Houses collapsed, sheep ran wild, Westminster Abbey shook and the people trembled in fear of armageddon.
On February 8th 1750 London was shaken by the first of several earthquakes to hit the city that year. They weren't massive, around 2.6 on the Richter scale, but noticeable by all in the capital. The epicentre was believed to be round about Tower Bridge and had the great and the good leaving their houses to enquire as to what had happened.
Almost exactly a month later on March 8th came a second quake more intense than the first and covering a 40 mile radius and centred about 3 miles north of London Bridge. Horace Walpole a man of letters and an MP reported that,
'On a sudden I felt my bolster lift up my head; I thought that someone was getting from under my bed, but soon found that it was a strong earthquake, that lasted near half a minute, with a violent vibration and great roaring. I rang my bell; my servant came in, frightened out of his senses: in an instant we heard all of the windows in the neighbourhood flung up. I got up and found people running into the streets, but saw no mischief done: there has been some; two old houses flung down, several chimneys, and much china-ware.'
Isn't it great to have the actual words from approaching 450 years ago available to read. The reactions of the people were fascinating with some women making earthquake gowns, that is warm gowns in which they could sit outside all night. There was so much worry that 730 coaches were observed leaving the city via Hyde Park, with whole parties removing into the country. Of course there were people who endeavoured to make capital from the panic ranging from a trooper spreading fear who ended up being incarcerated in Bedlam and also religious preachers.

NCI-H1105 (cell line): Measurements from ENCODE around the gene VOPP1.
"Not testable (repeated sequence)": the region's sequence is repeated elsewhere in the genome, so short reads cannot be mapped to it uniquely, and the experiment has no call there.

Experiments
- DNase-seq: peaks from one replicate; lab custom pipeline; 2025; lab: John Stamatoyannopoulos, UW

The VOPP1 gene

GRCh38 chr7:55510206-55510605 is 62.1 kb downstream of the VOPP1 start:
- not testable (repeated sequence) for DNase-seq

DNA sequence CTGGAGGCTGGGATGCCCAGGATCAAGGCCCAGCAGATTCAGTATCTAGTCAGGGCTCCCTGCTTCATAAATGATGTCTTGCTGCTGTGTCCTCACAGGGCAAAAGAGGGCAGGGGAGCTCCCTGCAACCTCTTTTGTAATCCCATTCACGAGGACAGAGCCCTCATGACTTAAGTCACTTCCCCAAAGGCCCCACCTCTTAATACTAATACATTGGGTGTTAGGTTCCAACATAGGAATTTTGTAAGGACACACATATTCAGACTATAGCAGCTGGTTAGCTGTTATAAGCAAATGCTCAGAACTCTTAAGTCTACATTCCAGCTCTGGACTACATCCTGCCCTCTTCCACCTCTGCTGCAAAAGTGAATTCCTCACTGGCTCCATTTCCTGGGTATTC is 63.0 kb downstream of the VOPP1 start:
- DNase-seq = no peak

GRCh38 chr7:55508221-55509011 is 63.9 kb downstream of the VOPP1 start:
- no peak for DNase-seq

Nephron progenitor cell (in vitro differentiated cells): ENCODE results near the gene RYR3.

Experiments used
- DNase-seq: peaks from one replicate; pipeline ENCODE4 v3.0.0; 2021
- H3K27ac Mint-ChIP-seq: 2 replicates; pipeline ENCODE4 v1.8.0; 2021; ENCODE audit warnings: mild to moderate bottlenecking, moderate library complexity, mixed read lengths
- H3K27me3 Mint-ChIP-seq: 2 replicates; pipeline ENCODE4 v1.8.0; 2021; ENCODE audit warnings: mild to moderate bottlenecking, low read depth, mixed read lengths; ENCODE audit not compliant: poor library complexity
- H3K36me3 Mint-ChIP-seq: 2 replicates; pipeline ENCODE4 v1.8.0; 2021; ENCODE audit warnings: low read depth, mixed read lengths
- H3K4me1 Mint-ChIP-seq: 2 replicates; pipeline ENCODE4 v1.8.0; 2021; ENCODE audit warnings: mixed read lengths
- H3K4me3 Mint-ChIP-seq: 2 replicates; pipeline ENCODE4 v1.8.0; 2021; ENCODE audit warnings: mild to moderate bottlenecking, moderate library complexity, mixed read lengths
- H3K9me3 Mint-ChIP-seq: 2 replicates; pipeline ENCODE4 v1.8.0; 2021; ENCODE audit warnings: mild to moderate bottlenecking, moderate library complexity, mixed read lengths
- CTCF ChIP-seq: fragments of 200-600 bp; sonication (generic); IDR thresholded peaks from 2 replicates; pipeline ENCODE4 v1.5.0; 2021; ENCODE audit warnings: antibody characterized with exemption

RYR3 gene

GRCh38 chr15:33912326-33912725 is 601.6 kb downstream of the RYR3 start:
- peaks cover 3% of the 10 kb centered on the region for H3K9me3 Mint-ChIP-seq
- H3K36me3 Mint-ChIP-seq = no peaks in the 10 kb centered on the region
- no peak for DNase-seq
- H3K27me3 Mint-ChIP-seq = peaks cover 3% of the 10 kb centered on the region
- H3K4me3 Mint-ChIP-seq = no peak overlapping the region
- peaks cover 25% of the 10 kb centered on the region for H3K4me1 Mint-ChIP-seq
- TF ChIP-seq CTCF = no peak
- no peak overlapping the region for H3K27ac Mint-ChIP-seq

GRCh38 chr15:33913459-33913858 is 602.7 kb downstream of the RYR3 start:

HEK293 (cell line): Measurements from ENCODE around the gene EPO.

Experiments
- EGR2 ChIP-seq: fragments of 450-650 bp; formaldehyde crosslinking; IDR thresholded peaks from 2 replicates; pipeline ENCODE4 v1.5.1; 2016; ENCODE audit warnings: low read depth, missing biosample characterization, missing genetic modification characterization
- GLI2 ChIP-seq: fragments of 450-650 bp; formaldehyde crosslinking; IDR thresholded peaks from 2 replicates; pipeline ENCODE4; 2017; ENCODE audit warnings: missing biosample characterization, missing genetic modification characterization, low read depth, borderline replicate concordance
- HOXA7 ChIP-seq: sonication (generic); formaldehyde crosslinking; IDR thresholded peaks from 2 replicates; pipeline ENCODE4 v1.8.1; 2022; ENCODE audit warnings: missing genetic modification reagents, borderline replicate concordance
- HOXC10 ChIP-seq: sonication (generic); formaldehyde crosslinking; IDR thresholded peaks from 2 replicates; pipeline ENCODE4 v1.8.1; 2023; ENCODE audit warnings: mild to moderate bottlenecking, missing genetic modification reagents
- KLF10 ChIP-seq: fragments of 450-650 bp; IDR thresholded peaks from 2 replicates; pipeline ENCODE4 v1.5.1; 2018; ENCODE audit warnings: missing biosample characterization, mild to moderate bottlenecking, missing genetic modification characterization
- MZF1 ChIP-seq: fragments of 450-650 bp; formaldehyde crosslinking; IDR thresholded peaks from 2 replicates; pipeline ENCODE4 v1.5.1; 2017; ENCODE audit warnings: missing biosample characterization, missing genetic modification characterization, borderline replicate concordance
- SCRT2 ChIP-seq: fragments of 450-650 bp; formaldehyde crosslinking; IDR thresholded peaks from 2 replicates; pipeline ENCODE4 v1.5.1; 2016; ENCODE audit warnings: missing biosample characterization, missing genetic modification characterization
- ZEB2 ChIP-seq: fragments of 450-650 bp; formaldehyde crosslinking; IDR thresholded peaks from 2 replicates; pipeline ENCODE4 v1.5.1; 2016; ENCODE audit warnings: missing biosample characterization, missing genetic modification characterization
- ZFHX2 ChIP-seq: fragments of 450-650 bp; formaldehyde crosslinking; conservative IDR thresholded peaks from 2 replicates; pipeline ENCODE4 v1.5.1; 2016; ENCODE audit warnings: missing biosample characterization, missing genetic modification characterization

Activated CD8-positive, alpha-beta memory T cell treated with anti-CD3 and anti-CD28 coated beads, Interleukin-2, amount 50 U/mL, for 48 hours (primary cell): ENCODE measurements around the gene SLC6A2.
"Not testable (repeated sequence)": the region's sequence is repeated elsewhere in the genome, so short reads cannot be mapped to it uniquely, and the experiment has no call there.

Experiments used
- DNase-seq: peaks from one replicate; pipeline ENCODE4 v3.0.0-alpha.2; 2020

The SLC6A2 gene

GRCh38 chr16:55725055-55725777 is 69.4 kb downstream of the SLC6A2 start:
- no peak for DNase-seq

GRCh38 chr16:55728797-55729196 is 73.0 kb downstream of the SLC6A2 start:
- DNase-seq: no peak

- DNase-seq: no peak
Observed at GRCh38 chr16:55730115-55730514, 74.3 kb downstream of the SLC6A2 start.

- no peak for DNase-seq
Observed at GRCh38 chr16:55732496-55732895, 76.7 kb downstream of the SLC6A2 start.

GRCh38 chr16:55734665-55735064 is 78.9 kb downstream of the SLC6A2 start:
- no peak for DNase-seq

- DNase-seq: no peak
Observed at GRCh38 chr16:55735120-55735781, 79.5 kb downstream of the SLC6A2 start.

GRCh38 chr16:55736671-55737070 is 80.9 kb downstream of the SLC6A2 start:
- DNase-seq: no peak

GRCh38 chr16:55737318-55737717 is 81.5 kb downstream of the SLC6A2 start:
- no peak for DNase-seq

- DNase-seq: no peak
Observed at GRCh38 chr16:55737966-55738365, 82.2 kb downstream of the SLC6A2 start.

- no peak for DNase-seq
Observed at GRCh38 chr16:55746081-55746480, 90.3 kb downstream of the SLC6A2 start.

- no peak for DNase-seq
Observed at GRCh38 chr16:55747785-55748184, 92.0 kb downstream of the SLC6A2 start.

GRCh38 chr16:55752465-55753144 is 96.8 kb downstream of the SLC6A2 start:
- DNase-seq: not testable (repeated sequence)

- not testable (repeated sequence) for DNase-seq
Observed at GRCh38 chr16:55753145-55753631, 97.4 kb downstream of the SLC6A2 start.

Charles Wesley, a founder member of the Methodist movement, bluntly sermonised,
'God is himself the Author, and sin is the moral cause.'
However, it was the Bishop of London, Thomas Sherlock, that attracted the most attention. He wrote a letter that sold 10 000 copies in two days, it was then reprinted several times and sold 100 000 copies in total. He predicted the fall of London at the hand of God. Naturally it didn't and the capital lapsed into a sheepish silence on the subject.
Eventually the scientific community became more fervent about the phenomenon and it was a rather flawed paper by a Cambridge astronomer John Michell, who had observed the London quakes as well as the Lisbon quake of 1755. He analysed eyewitness reports and concluded that earthquakes were caused by 'waves set up by shifting masses of rock miles below the surface'.
The fact is the world would not have known of these things if they had been written down. Even erroneous information can lead to eventual truths.